Friday, March 11, 2016

The Last Days of the Republican Establishment

I have been wondering what my first blog post should be about, and I guess a lot of new bloggers have that problem. I’ve spent the last nine years in a state of constant self-rehabilitation after a workplace accident, and getting on Twitter to shitpost was part of that process (depression over your limits and circumstances sucks, and people with a sense of humor help tremendously).

I got my topic the other day when I attended my first John Birch Society meeting, and met three older people from my local county Republican Party. They were having the same problems in both places, low attendance, and were trying to figure out how to remedy that. Now my wife and I had, not long ago, taken over the website for the county Republican party, and ran it for about 6 months until they decided they wanted no part of a website that had actual content, reverting to their boilerplate page that listed meeting times.

And here I was, in the same position again, having the same conversation about what people today expect of their media and organizational outlets, to deaf ears.

The local county I live in has 30,000 registered Republicans with an average age of 35, whereas the regular attendance of the party meetings is under 50 people, with an average age of 60-something. Their website traffic, during the time we ran it, never exceeded 100 page views per month. By contrast, I have more than 50 followers on twitter (at the time of this writing), and I am averaging 1.3k impressions a day. My twitter account, even adjusted for the value of impressions vs pageviews, has a longer reach than the entire county party. I haven’t even gotten serious yet, either.

The conversation at the JBS meeting, however, was the most enlightening. I asked, plainly, what they were offering to prospective members. What value were they adding to a member’s life, that makes it worth the price of admission?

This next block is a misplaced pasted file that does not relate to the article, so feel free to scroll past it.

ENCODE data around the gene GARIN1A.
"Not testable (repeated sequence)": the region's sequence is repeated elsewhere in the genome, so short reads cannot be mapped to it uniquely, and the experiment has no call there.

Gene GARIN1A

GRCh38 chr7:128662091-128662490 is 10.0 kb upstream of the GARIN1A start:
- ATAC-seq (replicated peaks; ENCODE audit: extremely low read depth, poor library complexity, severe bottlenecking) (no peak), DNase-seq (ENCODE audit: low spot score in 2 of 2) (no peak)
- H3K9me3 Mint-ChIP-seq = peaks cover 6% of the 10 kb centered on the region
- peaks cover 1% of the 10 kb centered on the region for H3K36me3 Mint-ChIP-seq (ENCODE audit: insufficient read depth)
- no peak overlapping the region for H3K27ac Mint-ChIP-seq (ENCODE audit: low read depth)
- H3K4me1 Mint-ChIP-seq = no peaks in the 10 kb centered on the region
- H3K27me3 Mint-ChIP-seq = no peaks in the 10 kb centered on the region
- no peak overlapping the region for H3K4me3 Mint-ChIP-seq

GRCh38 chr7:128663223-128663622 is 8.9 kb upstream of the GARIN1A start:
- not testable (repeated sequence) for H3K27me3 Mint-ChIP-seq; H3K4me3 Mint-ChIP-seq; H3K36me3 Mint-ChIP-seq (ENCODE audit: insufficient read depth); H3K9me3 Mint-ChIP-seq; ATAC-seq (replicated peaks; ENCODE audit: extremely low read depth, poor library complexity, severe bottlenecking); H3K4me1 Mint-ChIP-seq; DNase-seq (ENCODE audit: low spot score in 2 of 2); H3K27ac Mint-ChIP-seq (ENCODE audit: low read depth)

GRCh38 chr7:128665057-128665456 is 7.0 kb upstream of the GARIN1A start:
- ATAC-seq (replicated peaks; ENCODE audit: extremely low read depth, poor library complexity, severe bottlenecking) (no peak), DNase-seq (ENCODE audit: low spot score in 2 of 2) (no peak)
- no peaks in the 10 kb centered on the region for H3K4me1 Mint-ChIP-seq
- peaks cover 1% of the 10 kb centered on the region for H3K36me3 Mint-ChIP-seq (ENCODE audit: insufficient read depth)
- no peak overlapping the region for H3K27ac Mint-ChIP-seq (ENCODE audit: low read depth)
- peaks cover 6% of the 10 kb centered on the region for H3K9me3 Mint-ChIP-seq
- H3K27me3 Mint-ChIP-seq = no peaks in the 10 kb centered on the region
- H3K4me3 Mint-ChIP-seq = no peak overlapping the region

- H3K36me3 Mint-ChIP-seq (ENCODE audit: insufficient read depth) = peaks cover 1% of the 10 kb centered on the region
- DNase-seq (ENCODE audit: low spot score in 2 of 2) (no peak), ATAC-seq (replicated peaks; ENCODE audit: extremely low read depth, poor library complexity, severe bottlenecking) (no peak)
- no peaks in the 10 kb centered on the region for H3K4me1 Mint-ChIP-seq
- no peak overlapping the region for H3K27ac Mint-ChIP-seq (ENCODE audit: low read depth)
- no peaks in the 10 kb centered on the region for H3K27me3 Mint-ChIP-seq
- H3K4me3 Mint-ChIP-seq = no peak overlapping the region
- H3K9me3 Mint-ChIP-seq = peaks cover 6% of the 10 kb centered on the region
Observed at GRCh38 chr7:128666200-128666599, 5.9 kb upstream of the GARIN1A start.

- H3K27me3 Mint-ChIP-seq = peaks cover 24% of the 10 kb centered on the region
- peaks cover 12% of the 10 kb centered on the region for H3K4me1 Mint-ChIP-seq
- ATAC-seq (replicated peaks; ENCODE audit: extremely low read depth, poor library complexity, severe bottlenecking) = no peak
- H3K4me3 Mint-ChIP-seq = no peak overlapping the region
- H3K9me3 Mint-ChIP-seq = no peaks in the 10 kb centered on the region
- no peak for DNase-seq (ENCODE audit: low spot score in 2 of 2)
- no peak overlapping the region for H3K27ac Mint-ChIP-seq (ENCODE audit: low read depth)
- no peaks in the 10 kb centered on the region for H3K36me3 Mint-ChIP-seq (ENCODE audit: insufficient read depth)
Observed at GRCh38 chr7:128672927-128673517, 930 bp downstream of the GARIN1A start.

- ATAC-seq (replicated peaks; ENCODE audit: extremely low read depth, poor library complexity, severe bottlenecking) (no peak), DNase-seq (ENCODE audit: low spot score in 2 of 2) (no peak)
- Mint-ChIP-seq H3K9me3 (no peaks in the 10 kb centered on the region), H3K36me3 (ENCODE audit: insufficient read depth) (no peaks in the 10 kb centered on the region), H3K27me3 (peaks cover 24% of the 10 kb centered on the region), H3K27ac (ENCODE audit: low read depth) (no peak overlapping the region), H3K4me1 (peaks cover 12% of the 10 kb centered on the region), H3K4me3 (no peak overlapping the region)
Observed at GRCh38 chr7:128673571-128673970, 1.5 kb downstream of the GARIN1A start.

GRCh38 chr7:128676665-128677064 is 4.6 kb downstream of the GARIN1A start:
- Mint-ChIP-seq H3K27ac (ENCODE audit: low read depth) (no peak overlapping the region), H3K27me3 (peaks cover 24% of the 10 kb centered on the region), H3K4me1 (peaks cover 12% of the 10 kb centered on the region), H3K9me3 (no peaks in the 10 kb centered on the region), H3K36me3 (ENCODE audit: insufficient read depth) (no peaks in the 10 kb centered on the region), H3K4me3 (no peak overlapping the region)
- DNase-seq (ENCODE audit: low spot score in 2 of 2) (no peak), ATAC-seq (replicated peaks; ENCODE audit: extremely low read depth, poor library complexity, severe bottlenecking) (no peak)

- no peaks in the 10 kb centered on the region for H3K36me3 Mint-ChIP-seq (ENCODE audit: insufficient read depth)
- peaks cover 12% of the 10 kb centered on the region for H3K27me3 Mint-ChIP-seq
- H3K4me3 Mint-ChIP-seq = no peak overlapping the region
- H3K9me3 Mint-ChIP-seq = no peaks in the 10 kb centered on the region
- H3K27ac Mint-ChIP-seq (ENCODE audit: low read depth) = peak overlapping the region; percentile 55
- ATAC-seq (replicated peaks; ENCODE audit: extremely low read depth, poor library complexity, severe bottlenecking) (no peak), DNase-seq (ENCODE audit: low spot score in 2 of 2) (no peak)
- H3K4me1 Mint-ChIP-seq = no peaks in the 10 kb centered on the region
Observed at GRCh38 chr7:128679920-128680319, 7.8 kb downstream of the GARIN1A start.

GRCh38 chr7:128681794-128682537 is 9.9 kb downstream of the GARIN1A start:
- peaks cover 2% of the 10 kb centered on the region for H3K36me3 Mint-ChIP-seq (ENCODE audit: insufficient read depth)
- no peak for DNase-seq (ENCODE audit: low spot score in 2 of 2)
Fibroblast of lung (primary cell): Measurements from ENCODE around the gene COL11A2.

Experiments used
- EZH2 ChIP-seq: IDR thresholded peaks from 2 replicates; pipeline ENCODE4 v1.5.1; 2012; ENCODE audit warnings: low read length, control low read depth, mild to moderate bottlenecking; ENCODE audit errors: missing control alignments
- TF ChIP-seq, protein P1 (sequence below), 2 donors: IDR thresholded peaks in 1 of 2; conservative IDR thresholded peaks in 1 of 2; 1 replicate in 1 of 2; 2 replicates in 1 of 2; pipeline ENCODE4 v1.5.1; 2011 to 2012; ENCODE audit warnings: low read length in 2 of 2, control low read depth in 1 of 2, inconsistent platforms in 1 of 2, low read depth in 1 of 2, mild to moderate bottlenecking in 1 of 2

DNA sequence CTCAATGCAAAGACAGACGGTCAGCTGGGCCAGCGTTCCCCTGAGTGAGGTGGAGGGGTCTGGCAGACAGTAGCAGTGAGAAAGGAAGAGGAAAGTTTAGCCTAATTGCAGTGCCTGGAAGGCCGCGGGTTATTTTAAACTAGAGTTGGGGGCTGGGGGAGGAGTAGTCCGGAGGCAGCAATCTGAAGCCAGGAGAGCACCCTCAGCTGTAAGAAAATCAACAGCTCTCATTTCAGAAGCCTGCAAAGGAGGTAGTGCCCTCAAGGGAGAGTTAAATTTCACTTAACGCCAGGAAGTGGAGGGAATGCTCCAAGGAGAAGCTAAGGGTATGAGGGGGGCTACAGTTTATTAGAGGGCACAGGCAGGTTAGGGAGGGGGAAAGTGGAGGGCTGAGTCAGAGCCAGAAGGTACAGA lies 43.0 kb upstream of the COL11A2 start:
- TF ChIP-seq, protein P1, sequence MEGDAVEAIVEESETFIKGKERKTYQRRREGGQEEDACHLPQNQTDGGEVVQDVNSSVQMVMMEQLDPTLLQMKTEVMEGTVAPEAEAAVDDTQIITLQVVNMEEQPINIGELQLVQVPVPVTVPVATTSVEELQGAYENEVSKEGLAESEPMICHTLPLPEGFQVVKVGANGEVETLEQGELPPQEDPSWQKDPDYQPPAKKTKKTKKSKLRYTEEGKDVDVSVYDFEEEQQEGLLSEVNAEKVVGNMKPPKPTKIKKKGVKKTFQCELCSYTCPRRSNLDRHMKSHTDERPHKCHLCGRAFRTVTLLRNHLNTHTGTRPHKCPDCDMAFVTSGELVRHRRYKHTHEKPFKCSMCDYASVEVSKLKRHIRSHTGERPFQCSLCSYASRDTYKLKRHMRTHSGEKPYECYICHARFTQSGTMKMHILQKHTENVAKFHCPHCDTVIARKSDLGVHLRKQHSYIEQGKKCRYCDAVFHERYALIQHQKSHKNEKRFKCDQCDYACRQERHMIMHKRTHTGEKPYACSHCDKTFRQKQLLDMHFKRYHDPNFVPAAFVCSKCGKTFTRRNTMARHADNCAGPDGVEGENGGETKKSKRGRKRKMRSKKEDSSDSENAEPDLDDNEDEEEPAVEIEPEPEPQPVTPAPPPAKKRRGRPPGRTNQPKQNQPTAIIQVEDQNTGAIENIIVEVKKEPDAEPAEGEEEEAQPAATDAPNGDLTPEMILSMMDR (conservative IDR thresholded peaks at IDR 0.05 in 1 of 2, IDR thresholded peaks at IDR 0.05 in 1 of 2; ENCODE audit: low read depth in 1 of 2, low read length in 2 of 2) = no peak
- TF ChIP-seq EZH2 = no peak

“Nothing, that’s not what we’re here for. We want people to join because it’s the right thing to do. It’s about sacrificing for your principles.”

And all at once, it made sense. Vox Day connects people to work. Mike Cernovich promotes go-getters to help their audience grow. We share advice, expertise, and good humor. We build networks of friends, we support and protect one another, and we thumb our noses at the do-nothings who would sit in their towers and dictate to the unwashed serfs of their imaginary kingdoms. We are building our own world.

But the relics of the past want nothing to do with such things. They are content to stand on the perceived purity and strength of what came before, the fortunes they have amassed in their youth, and declare themselves blameless in what has transpired, relying on their right-ness to carry them. Everything is someone else’s fault, and someone else, younger and poorer, should sacrifice THEIR wealth and time to fix the problem.

But no, of course the winning strategy is to tell someone you desire to bring to your side that it’s going to cost them dues, they will be given marching orders from above that they have little control over, and the reward at the end is knowing they were right as the country goes down the toilet to the sound of a million tongues clucking in disapproval.

And they wonder why Trump is winning, and the Alt-Right is growing. There is no value left in the Republican party for anyone who doesn’t own a multinational corporation and isn't willing to sell their own country out for a quick buck.

And far too many Republicans see that for the party to be viable any longer.

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